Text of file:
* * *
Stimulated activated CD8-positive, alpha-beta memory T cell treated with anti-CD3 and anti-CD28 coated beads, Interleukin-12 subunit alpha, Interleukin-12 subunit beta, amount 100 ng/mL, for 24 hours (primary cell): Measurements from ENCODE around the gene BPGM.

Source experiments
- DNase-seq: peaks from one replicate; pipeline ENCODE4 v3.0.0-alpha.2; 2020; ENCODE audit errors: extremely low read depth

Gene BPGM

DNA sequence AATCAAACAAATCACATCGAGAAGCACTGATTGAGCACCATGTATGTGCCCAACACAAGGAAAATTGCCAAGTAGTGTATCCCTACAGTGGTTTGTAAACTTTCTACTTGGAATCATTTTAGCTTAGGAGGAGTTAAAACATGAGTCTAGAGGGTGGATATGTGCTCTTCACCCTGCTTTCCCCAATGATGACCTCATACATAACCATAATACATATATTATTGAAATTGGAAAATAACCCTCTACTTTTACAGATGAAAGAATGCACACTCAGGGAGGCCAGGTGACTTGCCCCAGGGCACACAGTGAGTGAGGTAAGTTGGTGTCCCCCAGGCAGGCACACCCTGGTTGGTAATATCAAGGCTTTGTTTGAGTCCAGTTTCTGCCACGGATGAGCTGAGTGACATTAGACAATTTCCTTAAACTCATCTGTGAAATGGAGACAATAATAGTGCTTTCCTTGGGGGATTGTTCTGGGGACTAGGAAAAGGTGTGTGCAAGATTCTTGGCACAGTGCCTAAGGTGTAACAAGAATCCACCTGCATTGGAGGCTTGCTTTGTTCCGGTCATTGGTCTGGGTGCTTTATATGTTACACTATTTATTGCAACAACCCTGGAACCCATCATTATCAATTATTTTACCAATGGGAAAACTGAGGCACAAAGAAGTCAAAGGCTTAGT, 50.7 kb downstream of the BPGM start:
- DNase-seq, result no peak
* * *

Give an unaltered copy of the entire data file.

Stimulated activated CD8-positive, alpha-beta memory T cell treated with anti-CD3 and anti-CD28 coated beads, Interleukin-12 subunit alpha, Interleukin-12 subunit beta, amount 100 ng/mL, for 24 hours (primary cell): Measurements from ENCODE around the gene BPGM.

Source experiments
- DNase-seq: peaks from one replicate; pipeline ENCODE4 v3.0.0-alpha.2; 2020; ENCODE audit errors: extremely low read depth

Gene BPGM

DNA sequence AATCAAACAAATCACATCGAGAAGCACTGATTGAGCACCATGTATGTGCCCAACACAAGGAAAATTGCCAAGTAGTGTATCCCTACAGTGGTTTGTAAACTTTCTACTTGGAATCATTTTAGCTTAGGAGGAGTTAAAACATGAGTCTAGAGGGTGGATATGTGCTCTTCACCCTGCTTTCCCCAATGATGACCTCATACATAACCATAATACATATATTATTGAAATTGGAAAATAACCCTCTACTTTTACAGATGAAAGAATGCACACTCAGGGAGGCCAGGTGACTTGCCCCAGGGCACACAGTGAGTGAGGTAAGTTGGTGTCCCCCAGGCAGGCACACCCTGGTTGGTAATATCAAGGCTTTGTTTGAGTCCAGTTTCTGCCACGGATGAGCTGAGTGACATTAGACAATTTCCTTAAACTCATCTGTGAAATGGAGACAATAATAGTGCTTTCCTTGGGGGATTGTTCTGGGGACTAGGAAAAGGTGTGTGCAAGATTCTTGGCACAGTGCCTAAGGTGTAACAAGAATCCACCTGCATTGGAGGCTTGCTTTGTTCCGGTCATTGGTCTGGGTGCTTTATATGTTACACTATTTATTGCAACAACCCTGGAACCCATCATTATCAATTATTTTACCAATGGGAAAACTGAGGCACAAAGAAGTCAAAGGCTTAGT, 50.7 kb downstream of the BPGM start:
- DNase-seq, result no peak